Today's revelations that the "President's Surveillance Program" was much broader than formerly reported is hardly shocking. Coupled with all of the other Bush era scandals that have been uncovered, partially uncovered, and those that have yet to be revealed, this one barely registers on our burnt out outrage-meters.
But there is something about this particular story that is unique. The media's own failure to report this matter timely may have handed reelection to George Bush.
More on the flip
The New York Times first reported the NSA's illegal wiretapping program on December 16, 2005. Now remember, the Times is purportedly the charter member of the "liberal media." So, of course, the criticism was strong. But in December 2005, things were already going poorly for Bush for the first time after 9/11.
Bush had been decisively turned around on his attempt to scrap Social Security. Hurricane Katrina happened. Then this scandal came out. This was all part of the beginning of the wave that broke on his ass in the 2006 elections.
The problem is, it should have broke before the 2004 election.
According to many sources, this one is the Los Angeles Times, NYT could have published the story before the 2004 election.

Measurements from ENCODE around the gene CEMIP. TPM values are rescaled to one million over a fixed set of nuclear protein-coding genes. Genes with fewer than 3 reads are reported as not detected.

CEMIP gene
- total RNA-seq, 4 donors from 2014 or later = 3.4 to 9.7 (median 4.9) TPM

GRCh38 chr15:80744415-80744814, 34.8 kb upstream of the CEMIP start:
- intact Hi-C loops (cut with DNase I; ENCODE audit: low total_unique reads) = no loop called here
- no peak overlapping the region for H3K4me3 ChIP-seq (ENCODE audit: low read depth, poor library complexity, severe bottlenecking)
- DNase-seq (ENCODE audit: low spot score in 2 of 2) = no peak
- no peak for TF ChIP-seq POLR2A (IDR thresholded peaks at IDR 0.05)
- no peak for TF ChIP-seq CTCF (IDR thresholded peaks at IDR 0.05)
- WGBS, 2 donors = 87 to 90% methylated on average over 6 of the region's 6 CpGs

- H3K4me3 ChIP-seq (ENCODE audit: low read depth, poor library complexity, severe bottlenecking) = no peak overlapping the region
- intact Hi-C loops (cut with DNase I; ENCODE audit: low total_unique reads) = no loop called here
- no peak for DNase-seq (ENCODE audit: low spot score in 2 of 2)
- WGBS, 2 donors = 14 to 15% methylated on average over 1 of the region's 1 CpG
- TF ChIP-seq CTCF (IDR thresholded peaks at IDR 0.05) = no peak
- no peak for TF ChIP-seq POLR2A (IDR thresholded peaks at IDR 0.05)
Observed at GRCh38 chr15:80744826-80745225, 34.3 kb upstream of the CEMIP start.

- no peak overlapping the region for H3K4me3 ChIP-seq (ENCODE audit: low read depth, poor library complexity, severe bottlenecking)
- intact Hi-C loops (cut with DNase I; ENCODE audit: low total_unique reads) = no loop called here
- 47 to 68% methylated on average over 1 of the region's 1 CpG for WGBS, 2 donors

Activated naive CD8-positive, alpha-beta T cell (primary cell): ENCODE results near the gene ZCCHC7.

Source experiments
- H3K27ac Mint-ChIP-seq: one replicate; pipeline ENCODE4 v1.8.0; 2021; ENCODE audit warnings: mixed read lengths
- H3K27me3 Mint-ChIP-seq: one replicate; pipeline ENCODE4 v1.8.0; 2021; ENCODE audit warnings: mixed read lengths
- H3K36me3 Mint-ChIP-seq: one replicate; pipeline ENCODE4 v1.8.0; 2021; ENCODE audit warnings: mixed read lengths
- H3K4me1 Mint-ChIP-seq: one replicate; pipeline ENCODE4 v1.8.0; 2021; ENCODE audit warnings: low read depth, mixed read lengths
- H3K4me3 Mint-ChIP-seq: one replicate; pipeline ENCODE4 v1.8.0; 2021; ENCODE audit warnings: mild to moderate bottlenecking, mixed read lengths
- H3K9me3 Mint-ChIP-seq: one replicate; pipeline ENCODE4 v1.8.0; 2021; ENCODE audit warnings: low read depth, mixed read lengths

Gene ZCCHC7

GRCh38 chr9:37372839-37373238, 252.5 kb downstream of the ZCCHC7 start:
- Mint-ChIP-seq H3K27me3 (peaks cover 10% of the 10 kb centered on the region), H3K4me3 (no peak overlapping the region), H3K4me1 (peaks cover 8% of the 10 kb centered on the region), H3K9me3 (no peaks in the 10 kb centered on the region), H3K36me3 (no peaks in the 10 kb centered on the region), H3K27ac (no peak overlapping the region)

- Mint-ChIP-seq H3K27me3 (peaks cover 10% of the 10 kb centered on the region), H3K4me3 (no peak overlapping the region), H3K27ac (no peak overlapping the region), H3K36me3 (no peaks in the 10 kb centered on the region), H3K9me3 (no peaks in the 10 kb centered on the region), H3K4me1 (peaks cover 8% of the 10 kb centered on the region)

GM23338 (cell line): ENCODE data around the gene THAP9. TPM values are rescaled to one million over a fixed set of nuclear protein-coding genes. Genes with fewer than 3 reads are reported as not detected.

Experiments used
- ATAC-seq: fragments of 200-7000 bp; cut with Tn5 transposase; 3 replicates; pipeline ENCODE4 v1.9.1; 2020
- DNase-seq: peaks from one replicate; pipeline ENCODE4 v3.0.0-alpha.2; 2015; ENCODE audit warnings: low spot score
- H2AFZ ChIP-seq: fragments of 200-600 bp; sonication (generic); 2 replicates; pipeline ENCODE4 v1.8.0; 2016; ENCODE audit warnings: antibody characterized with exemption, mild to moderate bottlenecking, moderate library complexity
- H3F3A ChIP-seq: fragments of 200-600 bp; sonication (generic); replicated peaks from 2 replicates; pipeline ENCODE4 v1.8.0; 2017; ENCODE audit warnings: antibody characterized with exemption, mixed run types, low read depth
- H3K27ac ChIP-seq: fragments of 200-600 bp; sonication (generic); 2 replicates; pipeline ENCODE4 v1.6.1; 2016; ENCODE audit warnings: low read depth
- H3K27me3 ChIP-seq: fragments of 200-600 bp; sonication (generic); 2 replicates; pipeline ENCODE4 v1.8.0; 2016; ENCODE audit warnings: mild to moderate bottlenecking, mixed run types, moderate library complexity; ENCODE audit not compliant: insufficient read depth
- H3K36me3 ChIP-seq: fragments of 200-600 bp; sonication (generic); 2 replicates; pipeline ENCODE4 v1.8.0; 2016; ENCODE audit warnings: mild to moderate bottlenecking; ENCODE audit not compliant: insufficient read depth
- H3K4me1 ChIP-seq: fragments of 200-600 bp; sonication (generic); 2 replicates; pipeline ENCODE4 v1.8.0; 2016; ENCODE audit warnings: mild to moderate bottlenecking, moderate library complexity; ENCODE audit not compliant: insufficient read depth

The New York Times first debated publishing a story about secret eavesdropping on Americans as early as last fall, before the 2004 presidential election.
But the newspaper held the story for more than a year and only revealed the secret wiretaps last Friday, when it became apparent a book by one of its reporters was about to break the news, according to journalists familiar with the paper's internal discussion.
IIRC, the initial reports were that the NYT had not learned of this before the 2004 election, only after. But the truth was they knew. And they didn't report it. That's old news. It's obvious that they were scared and didn't want to be criticized of affecting the election. But they assumed—wrongly—that they had the whole story and, gosh, it wasn't that bad. They were wrong and it has affected all of us.
We can't know if Bush would have been reelected anyway. We can't know if the report would have backfired and played into the Swiftboating. But, on the other hand, these revelations in the harsh light of a Presidential campaign may have led to the revelations that only came later coming out earlier, even those today.
I'm not writing this specifically to attack the NYT, but to ask: how many more reporters, federal workers—how many people are out there that could have blown the whistle sooner but were scared by Bush's "war on terror" rhetoric? How many are there still?